02-05-2009, 08:40 PM
I have just heard about this drug, saysusie, have you or anybody else heard about this? It certainly sounds very promising, I will definetly be talking with my rhume about it. I hope I am ok pasting the link that has a lot more info and I did send them an e-mail asking them about lupus and this drug. I am interested in some feed back on this.
Thanks for any info, Jim. yes this would be my real name. haha
02-09-2009, 02:41 PM
i have not heard of this med. Did you post it under the lupus medication cagtegory? I know someone will be able to educate us.
02-10-2009, 11:39 AM
I've heard of this drug, but only in its use for alcoholism, so I did some research. Yes, it is being used, in very low doses, for auto-immune diseases, such as Lupus. The FDA has approved naltrexone, in a low dose, to boost the immune system; helping those with HIV/AIDS, cancer, autoimmune diseases, and central nervous system disorders.
At the present time there is no single effective therapy for systemic lupus. Treatment must be specifically tailored for the organ system or systems that have been affected by the disease. Some of the drugs which are currently used include nonsteroidal anti-inflammatory drugs to treat the arthritis associated with lupus; antimalarials, which probably work by direct action on the immune system, to treat the arthritis, skin manifestations and fatigue of lupus; glucocorticoids, used for both their immunosuppressive and anti-inflammatory properties; and immunosuppressive and cytotoxic agents, generally used only when there is significant renal involvement which is unresponsive to glucocorticoids.
All of the currently practiced drug treatments for lupus have significant drawbacks (side effects). Apart from gastrointestinal disturbances, the nonsteroidal anti-inflammatory drugs may cause renal toxicity and therefore must be avoided particularly in lupus patients with renal involvement. The antimalarials may cause serious retinopathy which can occur several years after initiation of therapy. Chronic glucocorticoid therapy is associated with a number of serious side effects, including hypertension, excessive immunosuppression and CNS dysfunction. Immunosuppressive and cytotoxic agents can cause bone marrow depression and lead to serious infection.
Explaining how naltrexone helps in Lupus is rather complicated, but I will do the best that I can. Lupus (like RA) is an inflammatory disease, causing damage to muscles, joints and organs. It has been hypothesized that many of the manifestations of joint damage occurring in rheumatoid arthritis and Lupus could be partly the result of damaging free oxygen radicals, large amounts of which are released together with powerful digestive enzymes into the arthritic joint by polymorphonuclear leukocytes undergoing "frustrated phagocytosis"(Phagocytosis is the cellular process of Phagocytes and Protists of engulfing solid particles by the cell membrane to form an internal phagosome, which is a food vacuole, or pteroid. When phagocytes fail to do this, it is considered to be frustrated and frustrated phagocytosis can lead to inflammation). These radicals have been shown to degrade DNA and hyaluronic acid, a major oxygen constituent of synovial fluid, and, to some extent, to degrade collagen and elastin. Moreover, oxidants can activate latent collagenase, possibly by inactivating protease inhibitors, leading ultimately to cartilage destruction.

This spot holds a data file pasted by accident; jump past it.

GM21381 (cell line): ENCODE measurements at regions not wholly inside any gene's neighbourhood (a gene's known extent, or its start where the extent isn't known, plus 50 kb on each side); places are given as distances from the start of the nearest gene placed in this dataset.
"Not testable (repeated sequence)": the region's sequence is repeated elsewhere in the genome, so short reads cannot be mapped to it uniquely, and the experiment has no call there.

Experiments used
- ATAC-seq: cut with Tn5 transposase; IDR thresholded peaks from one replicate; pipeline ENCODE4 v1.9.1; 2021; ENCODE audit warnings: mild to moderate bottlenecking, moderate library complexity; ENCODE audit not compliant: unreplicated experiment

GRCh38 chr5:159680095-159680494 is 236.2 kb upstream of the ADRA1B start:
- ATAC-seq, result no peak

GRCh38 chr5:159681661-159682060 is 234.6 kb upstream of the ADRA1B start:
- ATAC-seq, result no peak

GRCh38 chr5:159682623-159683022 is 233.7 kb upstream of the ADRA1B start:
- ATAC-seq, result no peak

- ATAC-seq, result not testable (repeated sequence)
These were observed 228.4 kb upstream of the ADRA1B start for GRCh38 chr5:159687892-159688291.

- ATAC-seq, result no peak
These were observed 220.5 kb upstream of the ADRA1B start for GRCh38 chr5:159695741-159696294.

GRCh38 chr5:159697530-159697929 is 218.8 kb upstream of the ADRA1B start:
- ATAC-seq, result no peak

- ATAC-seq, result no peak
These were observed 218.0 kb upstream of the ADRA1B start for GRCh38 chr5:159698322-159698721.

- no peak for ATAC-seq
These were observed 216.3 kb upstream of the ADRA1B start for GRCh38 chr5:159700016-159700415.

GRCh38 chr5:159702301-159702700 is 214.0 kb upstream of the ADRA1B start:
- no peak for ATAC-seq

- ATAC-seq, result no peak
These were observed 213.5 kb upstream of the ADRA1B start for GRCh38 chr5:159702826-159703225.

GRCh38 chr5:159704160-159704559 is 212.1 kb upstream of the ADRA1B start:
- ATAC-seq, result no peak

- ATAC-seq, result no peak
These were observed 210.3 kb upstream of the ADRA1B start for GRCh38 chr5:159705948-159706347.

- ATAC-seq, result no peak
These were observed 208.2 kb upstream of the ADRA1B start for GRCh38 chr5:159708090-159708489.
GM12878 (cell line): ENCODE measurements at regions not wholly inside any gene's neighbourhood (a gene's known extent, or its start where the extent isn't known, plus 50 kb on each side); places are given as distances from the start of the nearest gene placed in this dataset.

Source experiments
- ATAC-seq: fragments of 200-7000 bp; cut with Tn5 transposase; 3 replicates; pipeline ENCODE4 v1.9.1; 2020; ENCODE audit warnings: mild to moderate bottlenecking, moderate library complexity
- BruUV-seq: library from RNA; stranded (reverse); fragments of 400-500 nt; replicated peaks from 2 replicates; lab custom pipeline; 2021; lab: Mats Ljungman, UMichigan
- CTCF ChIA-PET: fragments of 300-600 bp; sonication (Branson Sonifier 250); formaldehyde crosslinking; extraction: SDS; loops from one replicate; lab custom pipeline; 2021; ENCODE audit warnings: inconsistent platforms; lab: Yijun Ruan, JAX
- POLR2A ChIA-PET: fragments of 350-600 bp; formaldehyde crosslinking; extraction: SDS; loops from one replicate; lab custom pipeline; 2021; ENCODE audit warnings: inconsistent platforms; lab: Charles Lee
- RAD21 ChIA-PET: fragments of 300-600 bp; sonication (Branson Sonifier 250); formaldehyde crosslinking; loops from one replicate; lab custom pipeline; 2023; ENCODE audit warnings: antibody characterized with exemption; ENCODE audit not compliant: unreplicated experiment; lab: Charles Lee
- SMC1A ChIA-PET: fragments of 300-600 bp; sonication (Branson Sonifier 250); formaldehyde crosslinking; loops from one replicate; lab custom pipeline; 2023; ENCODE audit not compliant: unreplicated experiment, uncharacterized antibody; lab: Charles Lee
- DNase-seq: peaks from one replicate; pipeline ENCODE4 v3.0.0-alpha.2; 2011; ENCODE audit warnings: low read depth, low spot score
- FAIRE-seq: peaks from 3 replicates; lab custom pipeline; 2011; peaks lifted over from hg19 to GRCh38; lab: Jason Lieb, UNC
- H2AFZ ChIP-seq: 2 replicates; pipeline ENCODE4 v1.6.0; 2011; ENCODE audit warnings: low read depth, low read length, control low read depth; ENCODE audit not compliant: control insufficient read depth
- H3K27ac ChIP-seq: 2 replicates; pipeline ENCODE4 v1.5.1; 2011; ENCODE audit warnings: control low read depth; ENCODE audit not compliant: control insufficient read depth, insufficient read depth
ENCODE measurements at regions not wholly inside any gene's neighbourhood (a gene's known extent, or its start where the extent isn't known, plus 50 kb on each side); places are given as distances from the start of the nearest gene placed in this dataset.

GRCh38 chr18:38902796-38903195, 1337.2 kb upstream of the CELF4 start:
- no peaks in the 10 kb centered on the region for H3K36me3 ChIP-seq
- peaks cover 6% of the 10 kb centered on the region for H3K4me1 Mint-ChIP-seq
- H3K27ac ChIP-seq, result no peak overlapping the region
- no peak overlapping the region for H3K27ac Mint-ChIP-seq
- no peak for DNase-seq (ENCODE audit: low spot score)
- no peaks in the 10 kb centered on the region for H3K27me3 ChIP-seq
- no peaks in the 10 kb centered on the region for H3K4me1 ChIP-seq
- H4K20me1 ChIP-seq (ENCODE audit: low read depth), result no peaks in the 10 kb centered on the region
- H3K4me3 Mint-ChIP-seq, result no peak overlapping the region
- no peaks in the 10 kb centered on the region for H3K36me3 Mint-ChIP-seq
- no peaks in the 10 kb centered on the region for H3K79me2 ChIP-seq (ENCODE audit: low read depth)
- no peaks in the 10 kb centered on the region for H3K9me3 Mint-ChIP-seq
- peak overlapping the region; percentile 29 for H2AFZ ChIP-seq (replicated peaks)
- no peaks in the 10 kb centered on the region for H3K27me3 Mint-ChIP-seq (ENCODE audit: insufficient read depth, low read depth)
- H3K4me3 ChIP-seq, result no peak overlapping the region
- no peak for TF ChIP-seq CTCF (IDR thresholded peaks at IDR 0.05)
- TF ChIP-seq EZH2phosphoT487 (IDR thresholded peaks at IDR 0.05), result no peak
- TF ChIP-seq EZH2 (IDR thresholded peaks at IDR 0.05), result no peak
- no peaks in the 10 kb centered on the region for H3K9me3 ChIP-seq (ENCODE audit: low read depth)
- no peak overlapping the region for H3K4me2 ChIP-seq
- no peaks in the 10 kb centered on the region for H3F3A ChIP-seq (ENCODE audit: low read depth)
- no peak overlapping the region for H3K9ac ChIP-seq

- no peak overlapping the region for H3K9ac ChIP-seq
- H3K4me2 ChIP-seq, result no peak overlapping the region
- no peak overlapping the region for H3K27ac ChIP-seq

It is known that inflammatory cells such as polymorphonuclear leukocytes have opiate receptors. The endogenous opioid B-endorphin has been shown in vitro to stimulate superoxide radical production by human polymorphonuclear leukocytes via an opiate receptor. This superoxide production has been shown to be abolished by equimolar concentrations of the opiate antagonist naloxone. Naloxone has also been shown to inhibit in vitro the production of superoxide from human neutrophils stimulated with N-formyl-methionyl-leucyl-phenylalanine.
Systemically-administered naloxone has been shown to exert tissue-protective effects in a variety of experimental and clinical conditions in which the damaging effects of superoxide radicals and their derived oxygen species (hydrogen peroxide and the hydroxyl radical) are believed to play a major role. In particular, naloxone has been recently shown to have a protective effect on the ultrastructure of the ischemic kidney of dogs. It is believed that administering nalmefene or naltrexone will reduce a patient's systemic autoantibody level in autoimmune diseases. This, hopefully, will avoid the drawbacks and disadvanatges of the current treatment methods used for Lupus, while achieving dramatic symptomatic relief and reducing systemic autoantibody levels. This drug will be taken orally on a daily basis, in low doses 1 to 100 milligrams of either of the narcotic antagonists nalmefene or naltrexone, and will thereby reduce the patient's systemic autoantibody level.
Have I explained the use of naltrexone sufficiently? Let me know if you need anything further.
Peace and Blessings
02-10-2009, 01:53 PM
saysusie, you provide a wealth of information for this group of wich you are truly a blessing and much appreciated! As it is hard to make sense out of the technical jargon, however that with you summing it up goes along with what information I have found. I plan on bringing this up to my rhume to see what he thinks and if it would be worth a try, it certainly sounds promising, however I am learning it is ok hope yet don't expect to much. I pray for Gods healing!!